19 September 2017 – no casualties

No new casualties this morning, but the Mourning Dove was scavenged.  Just this pile of feathers remains.

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16 September 2017 – Mourning Dove

I found this hatch-year Mourning Dove in front of the main north entrance today.

24 August 2017 – Mourning Warbler and Chipping Sparrow

On the heels of an impressive southbound flight last night,

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. . . I found two casualties this morning.

There was a HY Chipping Sparrow in the northwest alcove.  The bird had evidently been stepped on or perhaps run over by a maintenance vehicle. I left it in place for a removal trial.

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Also, near the main north entrance (actually at a west-facing facade in the corner) was a Mourning Warbler. The bold eyering and long undertail coverts looked tantalyzingly like a Connecticut Warbler. It was, however, an AHY-U Mourning Warbler. The bird was 13.5g and bulging with fat (3).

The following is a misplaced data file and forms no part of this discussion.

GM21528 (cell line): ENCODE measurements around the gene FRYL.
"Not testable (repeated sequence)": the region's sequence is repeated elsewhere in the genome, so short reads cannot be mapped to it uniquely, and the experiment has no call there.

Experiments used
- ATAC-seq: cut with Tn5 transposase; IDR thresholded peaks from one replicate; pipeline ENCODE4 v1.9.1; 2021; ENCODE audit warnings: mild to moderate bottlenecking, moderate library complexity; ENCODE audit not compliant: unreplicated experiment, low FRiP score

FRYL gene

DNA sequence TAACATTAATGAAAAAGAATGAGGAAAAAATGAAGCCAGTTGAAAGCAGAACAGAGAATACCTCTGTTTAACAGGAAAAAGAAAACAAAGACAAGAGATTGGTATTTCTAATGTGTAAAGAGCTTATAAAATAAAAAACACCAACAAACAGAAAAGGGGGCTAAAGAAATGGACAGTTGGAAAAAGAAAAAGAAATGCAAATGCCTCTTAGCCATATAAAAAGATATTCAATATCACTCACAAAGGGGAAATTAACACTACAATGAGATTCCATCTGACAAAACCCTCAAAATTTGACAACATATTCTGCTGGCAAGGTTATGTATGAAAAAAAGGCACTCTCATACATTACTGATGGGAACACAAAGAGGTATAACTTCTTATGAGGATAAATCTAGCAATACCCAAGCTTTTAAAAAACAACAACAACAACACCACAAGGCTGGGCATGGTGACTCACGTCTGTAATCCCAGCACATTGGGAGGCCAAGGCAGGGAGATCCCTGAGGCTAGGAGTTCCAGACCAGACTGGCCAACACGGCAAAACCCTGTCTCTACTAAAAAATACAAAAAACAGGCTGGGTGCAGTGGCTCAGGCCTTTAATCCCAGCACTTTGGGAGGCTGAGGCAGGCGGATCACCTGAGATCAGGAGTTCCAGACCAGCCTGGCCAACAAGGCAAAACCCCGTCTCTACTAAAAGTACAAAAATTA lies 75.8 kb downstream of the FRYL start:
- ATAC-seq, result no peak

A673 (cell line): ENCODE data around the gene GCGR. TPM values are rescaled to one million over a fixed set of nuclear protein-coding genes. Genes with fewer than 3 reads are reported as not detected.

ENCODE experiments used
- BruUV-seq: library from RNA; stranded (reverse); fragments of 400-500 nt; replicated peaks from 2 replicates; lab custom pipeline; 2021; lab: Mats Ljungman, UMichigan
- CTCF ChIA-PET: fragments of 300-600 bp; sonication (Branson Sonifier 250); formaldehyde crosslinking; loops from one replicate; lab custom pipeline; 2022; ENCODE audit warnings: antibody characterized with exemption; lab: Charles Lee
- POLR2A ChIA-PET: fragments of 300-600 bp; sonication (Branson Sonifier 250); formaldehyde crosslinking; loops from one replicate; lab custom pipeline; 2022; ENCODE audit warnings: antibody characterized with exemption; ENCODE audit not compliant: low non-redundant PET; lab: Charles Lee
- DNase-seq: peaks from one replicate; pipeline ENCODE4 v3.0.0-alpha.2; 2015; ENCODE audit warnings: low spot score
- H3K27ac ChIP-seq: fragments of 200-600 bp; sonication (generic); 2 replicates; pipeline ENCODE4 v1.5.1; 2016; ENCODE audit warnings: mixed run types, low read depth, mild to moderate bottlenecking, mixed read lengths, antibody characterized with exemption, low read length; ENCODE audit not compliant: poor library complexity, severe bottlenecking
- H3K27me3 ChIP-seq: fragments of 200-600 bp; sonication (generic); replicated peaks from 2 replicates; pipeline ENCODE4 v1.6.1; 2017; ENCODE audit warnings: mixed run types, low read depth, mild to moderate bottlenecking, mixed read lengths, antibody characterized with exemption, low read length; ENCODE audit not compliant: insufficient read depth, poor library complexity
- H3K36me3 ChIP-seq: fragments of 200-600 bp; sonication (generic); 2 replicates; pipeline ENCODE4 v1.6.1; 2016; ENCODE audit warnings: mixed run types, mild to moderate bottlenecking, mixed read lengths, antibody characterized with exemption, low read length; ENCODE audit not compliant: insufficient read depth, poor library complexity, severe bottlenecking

This was the 10th Mourning Warbler on the project.

 

 

 

 

 

 

 

 

 

10 August 2017 – no casualties

Both hummingbird carcasses still in evidence. The whole bird from the southeastern alcove has been decapitated, presumably by the ants.

The tail from the southwestern alcove made things a bit more interesting by being gone.  I wasn’t too surprised by that because we had storms roll through overnight that I assumed would have blown that little bit of feathers away.  So I started looking around just to see if I could figure out in which crack in the bricks it ended up.  I couldn’t find it, but my more intensive searching did turn up these tidbits: